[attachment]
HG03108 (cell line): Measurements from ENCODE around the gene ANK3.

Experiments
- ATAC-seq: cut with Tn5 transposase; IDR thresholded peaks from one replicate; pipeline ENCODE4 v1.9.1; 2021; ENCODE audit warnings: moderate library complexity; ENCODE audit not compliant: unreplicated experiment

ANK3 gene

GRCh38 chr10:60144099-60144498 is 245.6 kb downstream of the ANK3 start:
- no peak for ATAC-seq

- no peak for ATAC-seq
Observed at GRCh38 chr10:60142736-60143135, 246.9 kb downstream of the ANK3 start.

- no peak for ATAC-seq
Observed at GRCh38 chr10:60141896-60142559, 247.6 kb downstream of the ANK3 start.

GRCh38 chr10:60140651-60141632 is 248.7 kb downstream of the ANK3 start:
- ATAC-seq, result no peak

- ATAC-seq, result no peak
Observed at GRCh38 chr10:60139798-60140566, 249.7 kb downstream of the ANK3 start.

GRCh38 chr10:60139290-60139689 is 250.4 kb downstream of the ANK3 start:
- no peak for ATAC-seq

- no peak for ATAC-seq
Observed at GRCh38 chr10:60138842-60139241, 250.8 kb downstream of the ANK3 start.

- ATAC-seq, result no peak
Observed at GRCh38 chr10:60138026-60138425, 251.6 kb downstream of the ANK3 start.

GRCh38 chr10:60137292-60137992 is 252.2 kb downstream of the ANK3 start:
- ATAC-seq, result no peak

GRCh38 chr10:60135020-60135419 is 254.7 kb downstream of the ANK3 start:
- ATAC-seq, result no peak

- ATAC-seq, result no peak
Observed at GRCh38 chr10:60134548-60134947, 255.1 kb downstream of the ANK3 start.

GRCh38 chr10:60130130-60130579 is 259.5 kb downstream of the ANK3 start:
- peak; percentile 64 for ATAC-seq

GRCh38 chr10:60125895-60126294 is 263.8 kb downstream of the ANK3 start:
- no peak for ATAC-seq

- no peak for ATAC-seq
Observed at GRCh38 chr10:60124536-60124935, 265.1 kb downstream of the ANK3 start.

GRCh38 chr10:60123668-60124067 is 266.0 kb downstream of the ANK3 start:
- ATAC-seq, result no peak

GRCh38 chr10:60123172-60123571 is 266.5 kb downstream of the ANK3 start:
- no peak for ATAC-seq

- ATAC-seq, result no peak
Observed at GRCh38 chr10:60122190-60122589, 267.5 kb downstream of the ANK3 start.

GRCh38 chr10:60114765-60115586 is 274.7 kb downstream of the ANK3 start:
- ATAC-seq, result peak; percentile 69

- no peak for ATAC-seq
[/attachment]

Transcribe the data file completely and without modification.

HG03108 (cell line): Measurements from ENCODE around the gene ANK3.

Experiments
- ATAC-seq: cut with Tn5 transposase; IDR thresholded peaks from one replicate; pipeline ENCODE4 v1.9.1; 2021; ENCODE audit warnings: moderate library complexity; ENCODE audit not compliant: unreplicated experiment

ANK3 gene

GRCh38 chr10:60144099-60144498 is 245.6 kb downstream of the ANK3 start:
- no peak for ATAC-seq

- no peak for ATAC-seq
Observed at GRCh38 chr10:60142736-60143135, 246.9 kb downstream of the ANK3 start.

- no peak for ATAC-seq
Observed at GRCh38 chr10:60141896-60142559, 247.6 kb downstream of the ANK3 start.

GRCh38 chr10:60140651-60141632 is 248.7 kb downstream of the ANK3 start:
- ATAC-seq, result no peak

- ATAC-seq, result no peak
Observed at GRCh38 chr10:60139798-60140566, 249.7 kb downstream of the ANK3 start.

GRCh38 chr10:60139290-60139689 is 250.4 kb downstream of the ANK3 start:
- no peak for ATAC-seq

- no peak for ATAC-seq
Observed at GRCh38 chr10:60138842-60139241, 250.8 kb downstream of the ANK3 start.

- ATAC-seq, result no peak
Observed at GRCh38 chr10:60138026-60138425, 251.6 kb downstream of the ANK3 start.

GRCh38 chr10:60137292-60137992 is 252.2 kb downstream of the ANK3 start:
- ATAC-seq, result no peak

GRCh38 chr10:60135020-60135419 is 254.7 kb downstream of the ANK3 start:
- ATAC-seq, result no peak

- ATAC-seq, result no peak
Observed at GRCh38 chr10:60134548-60134947, 255.1 kb downstream of the ANK3 start.

GRCh38 chr10:60130130-60130579 is 259.5 kb downstream of the ANK3 start:
- peak; percentile 64 for ATAC-seq

GRCh38 chr10:60125895-60126294 is 263.8 kb downstream of the ANK3 start:
- no peak for ATAC-seq

- no peak for ATAC-seq
Observed at GRCh38 chr10:60124536-60124935, 265.1 kb downstream of the ANK3 start.

GRCh38 chr10:60123668-60124067 is 266.0 kb downstream of the ANK3 start:
- ATAC-seq, result no peak

GRCh38 chr10:60123172-60123571 is 266.5 kb downstream of the ANK3 start:
- no peak for ATAC-seq

- ATAC-seq, result no peak
Observed at GRCh38 chr10:60122190-60122589, 267.5 kb downstream of the ANK3 start.

GRCh38 chr10:60114765-60115586 is 274.7 kb downstream of the ANK3 start:
- ATAC-seq, result peak; percentile 69

- no peak for ATAC-seq